Georgia Bulletin

The Newspaper of the Catholic Archdiocese of Atlanta


Archdiocese Names Safe Environment Director

By ERIKA ANDERSON, Staff Writer | Published September 7, 2006

Gregory Eddy brings a background in sales, marketing and quality assurance to a new position as director of the safe environment program for the archdiocese.

Eddy, 56, a parishioner of the Church of St. Benedict in Duluth, began his new role on Sept. 5. He is the first person in this new position and will be responsible for implementing and maintaining the full archdiocesan response to the U.S. Conference of Catholic Bishops’ “Charter for the Protection of Children and Young People” compliance requirement.

Eddy spent much of the last decade working for Delta Connection Atlantic Southeast Airlines. As a marketing representative, a position he held from 1999 until his archdiocesan hiring, he had to collaborate with government and city officials to assist them with sponsorships and marketing campaigns. He also was responsible for establishing and maintaining positive relationships with airport officials.

Eddy holds a degree in business administration from Western Michigan University in Kalamazoo.

As director of the safe environment program, Eddy will report to Chuck Thibaudeau, director of human resources, but will also be taking over some of the workload of Sue Stubbs, director of the Office of Child and Youth Protection.

Stubbs said that Eddy will concentrate a lot of his job on the safe environment paperwork and training for volunteers and archdiocesan and parish staff. Stubbs, in turn, will be able to do more outreach to those who have been victims of abuse by church personnel.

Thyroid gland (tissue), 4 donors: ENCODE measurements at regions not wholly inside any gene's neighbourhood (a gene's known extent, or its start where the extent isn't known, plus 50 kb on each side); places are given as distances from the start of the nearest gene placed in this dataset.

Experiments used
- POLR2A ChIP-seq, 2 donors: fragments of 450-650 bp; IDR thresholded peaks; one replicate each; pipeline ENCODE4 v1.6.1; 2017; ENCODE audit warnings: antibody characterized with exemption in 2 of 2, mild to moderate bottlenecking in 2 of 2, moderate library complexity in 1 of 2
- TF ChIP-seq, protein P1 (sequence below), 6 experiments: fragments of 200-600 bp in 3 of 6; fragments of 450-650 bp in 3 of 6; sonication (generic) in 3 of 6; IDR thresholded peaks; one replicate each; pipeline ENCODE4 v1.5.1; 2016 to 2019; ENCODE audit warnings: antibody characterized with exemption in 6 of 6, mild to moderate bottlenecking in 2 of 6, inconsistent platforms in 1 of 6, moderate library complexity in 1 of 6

“We’re reaching out as much as we can, but this will help us to reach immensely more people,” Stubbs said.

Eddy, Stubbs said, will also be auditing the parishes on a regular basis to ensure they are in compliance with the Charter.

“It’s been challenging” to do both the safe environment work and victim outreach, Stubbs said, adding that they have done some outreach, mainly to people who were abused in other cities and states. “We haven’t had many victims in Atlanta, but we know they are out there, and we hope to be able to encourage them to come forward.”

Eddy, who has been married to his wife, Kathie, for 33 years, is also the father of two sons. His son Brian is a cadet at the Air Force Academy, and son Tom recently returned from Iraq where he served with the Army National Guard.

Eddy said that his Catholic faith greatly helped him while his son was in the line of fire.

“It was a tough experience,” he said. “But it’s great to know so many people out there were praying for him.”

Of his new job, Eddy said that it will be a “breath of fresh air.”

“I’ve played the political game and the corporate game,” he said. “It will be nice not to have those same pressures on me working in a faith-based environment.”

Most importantly, he said, he is hoping that through his work, he’ll be an aid to those who are most vulnerable.

“Children have a lot on their plate. If I can help keep them safe through this job, then I’m happy.”